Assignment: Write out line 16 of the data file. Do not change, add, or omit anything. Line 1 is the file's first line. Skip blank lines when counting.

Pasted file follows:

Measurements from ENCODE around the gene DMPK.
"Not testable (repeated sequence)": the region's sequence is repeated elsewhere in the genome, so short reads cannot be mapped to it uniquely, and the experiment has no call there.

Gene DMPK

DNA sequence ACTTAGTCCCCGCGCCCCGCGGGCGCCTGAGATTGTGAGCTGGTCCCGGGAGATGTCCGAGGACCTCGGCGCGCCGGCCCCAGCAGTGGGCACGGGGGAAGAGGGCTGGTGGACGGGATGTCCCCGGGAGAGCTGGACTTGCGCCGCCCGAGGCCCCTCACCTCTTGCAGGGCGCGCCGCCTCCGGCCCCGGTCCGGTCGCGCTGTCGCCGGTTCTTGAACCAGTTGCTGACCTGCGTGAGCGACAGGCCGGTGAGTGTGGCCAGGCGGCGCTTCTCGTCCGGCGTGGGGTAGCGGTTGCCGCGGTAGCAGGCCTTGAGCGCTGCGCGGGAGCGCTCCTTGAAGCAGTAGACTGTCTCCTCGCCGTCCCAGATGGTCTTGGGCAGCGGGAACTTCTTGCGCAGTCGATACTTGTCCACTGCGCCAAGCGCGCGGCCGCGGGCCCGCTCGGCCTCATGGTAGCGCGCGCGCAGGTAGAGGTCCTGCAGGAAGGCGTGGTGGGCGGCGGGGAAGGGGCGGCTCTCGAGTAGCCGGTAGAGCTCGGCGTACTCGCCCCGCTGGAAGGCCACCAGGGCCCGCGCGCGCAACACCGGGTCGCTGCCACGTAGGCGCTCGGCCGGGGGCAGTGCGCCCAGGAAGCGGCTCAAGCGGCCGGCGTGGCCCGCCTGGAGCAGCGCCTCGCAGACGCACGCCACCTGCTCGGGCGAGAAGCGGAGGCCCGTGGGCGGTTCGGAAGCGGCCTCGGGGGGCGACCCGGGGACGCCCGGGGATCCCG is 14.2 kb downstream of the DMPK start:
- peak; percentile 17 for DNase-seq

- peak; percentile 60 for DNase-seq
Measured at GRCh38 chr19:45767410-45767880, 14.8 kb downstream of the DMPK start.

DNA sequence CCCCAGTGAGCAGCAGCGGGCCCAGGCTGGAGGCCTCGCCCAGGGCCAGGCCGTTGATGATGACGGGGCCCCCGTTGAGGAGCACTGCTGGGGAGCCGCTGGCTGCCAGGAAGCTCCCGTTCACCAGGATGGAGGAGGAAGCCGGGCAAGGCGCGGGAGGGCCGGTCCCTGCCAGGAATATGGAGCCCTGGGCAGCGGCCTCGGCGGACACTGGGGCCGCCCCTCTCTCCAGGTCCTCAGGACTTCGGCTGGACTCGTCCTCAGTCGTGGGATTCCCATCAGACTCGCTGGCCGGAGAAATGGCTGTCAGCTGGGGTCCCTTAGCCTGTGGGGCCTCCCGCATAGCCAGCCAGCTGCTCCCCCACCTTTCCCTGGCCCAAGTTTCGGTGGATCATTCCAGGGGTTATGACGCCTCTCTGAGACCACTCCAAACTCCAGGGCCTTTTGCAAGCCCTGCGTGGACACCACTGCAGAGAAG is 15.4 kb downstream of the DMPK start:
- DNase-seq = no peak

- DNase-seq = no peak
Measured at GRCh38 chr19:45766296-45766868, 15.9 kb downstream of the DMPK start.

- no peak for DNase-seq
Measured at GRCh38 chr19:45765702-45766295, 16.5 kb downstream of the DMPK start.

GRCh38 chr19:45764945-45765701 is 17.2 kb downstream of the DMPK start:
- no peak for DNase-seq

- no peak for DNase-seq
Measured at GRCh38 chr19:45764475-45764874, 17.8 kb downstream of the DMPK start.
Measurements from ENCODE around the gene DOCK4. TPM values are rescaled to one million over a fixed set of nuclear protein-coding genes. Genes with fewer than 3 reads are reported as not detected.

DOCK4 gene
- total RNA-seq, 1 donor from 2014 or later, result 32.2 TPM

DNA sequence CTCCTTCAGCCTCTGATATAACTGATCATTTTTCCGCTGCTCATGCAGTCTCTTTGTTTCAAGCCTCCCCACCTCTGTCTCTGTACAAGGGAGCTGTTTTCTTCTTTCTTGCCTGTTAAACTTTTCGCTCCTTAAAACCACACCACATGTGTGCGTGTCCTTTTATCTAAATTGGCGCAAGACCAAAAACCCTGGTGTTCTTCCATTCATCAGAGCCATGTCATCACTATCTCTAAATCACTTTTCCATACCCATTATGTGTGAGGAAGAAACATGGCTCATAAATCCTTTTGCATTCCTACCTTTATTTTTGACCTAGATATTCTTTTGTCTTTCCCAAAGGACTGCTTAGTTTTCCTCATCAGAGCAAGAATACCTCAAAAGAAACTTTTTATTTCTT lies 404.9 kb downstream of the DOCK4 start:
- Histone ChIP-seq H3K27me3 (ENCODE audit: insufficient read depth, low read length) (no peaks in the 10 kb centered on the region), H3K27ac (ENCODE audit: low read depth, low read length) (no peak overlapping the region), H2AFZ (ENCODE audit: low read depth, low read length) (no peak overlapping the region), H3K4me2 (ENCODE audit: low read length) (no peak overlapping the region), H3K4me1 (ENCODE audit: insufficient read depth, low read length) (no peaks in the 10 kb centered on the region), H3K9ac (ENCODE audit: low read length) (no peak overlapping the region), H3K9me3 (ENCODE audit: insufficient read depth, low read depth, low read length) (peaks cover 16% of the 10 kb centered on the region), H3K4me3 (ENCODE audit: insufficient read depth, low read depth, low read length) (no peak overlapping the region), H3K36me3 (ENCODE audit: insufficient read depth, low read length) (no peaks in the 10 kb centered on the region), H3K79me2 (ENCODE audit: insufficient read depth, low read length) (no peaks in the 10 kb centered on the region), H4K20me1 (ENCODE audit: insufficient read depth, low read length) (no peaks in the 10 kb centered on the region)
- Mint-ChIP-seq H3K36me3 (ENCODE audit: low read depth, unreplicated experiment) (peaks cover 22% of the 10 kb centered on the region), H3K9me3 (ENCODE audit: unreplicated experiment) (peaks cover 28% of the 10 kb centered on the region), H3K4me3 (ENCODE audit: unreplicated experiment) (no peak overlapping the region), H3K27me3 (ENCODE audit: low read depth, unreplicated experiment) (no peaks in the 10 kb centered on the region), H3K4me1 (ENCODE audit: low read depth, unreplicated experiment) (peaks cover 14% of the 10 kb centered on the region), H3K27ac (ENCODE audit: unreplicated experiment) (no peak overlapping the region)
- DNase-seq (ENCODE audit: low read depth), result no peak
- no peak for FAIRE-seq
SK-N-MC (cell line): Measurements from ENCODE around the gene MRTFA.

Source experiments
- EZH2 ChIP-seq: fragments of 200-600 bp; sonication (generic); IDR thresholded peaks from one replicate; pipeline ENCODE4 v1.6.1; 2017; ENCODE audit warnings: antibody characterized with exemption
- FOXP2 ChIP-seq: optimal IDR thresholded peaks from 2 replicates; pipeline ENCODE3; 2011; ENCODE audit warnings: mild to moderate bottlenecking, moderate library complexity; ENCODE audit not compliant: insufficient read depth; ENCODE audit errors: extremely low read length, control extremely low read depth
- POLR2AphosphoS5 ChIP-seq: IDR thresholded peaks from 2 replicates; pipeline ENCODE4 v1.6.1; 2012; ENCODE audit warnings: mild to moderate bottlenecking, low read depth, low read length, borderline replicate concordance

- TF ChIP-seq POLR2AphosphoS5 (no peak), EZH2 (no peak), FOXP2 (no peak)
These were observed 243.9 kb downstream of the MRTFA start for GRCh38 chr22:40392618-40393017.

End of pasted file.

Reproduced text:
- no peak for DNase-seq